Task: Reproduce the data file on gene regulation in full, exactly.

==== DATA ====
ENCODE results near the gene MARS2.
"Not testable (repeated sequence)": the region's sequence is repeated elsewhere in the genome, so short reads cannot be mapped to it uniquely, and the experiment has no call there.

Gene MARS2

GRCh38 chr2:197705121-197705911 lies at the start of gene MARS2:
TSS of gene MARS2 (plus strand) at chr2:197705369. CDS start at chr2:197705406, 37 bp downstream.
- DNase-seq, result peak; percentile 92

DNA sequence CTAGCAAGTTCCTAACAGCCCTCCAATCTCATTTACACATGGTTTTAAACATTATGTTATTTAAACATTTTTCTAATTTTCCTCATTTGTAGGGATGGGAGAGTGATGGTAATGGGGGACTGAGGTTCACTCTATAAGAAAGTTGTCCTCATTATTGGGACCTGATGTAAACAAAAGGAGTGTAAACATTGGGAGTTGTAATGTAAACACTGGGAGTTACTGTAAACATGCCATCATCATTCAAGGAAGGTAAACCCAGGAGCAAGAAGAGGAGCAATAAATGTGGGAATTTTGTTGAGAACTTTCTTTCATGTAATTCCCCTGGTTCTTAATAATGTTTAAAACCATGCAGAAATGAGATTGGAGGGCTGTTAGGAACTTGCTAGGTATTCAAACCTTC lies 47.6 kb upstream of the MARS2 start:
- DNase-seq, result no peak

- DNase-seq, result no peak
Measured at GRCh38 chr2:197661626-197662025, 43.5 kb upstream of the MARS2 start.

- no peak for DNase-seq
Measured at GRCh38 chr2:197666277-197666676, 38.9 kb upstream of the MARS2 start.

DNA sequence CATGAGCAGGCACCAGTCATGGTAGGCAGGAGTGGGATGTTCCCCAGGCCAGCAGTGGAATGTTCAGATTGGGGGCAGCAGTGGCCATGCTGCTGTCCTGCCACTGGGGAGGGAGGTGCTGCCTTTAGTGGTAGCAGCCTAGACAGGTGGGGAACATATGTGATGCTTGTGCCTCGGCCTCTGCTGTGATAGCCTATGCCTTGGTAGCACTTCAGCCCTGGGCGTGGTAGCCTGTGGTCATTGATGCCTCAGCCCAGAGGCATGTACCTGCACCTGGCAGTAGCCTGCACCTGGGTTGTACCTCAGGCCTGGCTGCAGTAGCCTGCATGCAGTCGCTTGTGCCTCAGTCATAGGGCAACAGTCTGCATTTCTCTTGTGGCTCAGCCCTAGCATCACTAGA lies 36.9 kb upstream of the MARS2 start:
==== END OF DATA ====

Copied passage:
ENCODE results near the gene MARS2.
"Not testable (repeated sequence)": the region's sequence is repeated elsewhere in the genome, so short reads cannot be mapped to it uniquely, and the experiment has no call there.

Gene MARS2

GRCh38 chr2:197705121-197705911 lies at the start of gene MARS2:
TSS of gene MARS2 (plus strand) at chr2:197705369. CDS start at chr2:197705406, 37 bp downstream.
- DNase-seq, result peak; percentile 92

DNA sequence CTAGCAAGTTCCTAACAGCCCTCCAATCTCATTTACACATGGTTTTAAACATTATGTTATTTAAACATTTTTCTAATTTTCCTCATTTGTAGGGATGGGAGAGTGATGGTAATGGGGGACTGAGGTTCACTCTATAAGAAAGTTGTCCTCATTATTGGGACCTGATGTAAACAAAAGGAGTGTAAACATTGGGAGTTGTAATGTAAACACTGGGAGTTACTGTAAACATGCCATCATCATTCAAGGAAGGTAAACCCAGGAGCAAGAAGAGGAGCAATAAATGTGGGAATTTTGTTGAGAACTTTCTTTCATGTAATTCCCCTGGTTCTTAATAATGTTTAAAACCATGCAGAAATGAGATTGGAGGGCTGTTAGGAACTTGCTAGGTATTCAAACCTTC lies 47.6 kb upstream of the MARS2 start:
- DNase-seq, result no peak

- DNase-seq, result no peak
Measured at GRCh38 chr2:197661626-197662025, 43.5 kb upstream of the MARS2 start.

- no peak for DNase-seq
Measured at GRCh38 chr2:197666277-197666676, 38.9 kb upstream of the MARS2 start.

DNA sequence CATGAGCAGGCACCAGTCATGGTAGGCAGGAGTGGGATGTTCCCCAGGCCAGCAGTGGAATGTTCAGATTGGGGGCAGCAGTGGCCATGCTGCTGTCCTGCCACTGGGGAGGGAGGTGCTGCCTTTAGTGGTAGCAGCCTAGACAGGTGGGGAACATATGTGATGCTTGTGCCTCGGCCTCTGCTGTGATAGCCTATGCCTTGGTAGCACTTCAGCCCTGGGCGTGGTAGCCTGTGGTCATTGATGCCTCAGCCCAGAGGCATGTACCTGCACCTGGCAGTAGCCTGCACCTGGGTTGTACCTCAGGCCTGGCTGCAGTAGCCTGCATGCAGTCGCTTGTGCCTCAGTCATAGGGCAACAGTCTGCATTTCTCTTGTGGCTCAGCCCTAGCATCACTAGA lies 36.9 kb upstream of the MARS2 start: